(Bloomberg) -- Sucrivoire SA, Ivory Coast’s second-biggest sugar producer, plans to spend 150 million euros ($180 million) increasing output of the sweetener to meet growing demand, a key shareholder said.
The investment over the next five years will boost annual production to 160,000 metric tons from 90,000 tons, said Nicolas Maigrot, managing director of Mauritius-based Terra Mauricia Ltd., which owns 25 percent of Sucrivoire. The expansion will be financed mostly from retained earnings, and partly through borrowing from banks, he said.
“Investment will start as from this month,” Maigrot said in a interview Thursday in Beau Plan, north of Port Louis, the Mauritian capital. “We have to start the new refinery by the end of 2019.”
Ivory Coast produced 1.98 million tons of sugar cane in 2016, according to Food & Agriculture Organization statistics. The West African nation imports about 20 percent of its annual 250,000-ton refined-sugar requirement, according to Terra Mauricia, which is the second-biggest shareholder in Sucrivoire after Ivorian agro-industrial group Sifca, which owns 51.5 percent. Sucrivoire ranks second behind Sucaf Ivory Coast as the nation’s biggest producers.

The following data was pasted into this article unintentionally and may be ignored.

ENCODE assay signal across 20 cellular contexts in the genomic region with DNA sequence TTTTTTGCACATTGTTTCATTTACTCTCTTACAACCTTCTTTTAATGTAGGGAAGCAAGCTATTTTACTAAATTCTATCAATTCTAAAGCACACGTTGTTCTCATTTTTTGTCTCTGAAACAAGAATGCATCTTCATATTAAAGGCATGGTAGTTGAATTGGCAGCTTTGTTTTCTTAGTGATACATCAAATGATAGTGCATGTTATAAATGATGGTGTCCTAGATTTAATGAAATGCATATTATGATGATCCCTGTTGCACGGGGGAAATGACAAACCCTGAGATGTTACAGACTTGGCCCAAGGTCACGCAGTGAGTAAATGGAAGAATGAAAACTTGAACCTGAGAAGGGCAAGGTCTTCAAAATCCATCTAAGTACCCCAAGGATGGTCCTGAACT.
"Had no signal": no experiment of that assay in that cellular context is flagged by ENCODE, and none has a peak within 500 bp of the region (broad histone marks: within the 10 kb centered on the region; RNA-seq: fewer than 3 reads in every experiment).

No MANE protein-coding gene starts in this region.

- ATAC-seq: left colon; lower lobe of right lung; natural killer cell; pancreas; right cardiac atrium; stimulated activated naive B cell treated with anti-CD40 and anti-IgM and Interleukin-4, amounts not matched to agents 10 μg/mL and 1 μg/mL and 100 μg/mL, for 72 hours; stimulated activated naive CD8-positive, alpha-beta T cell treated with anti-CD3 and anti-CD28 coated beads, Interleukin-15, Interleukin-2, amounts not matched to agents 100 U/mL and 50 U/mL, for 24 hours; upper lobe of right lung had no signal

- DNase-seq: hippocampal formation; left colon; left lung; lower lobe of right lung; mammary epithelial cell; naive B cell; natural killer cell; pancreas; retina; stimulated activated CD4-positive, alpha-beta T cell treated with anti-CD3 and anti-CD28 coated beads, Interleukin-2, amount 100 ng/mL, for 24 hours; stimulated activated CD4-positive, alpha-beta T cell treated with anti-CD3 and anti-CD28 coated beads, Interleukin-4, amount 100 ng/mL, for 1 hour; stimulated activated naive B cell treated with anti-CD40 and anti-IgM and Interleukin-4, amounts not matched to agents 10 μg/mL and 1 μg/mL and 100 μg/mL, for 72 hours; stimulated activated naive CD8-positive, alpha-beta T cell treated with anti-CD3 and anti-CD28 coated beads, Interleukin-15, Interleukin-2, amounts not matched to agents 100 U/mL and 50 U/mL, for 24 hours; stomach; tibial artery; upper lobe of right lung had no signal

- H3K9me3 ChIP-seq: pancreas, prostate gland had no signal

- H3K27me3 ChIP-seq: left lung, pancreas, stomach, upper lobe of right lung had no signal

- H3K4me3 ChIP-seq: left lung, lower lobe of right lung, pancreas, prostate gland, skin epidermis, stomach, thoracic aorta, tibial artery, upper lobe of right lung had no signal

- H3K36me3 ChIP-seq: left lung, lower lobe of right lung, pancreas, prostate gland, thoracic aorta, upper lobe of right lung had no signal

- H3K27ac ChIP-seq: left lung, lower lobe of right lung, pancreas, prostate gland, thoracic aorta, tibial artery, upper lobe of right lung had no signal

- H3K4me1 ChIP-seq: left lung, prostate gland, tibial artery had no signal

“The idea is to be able to produce whatever they consume in the country,” Maigrot said. “This will help in terms of work, reduce unemployment, but also cut the amount of foreign currency on sugar imports.”
Terra Mauricia, the world’s largest producer of specialty sugars with annual output of about 88,000 tons, is seeking to further expand its footprint in Africa. Mauritius’s two biggest producers of the sweetener, Alteo Ltd. and Omnicane Ltd., are also involved in sugar production in Africa.
“If we can get into one other country in the next five years, it will be great,” Maigrot said.
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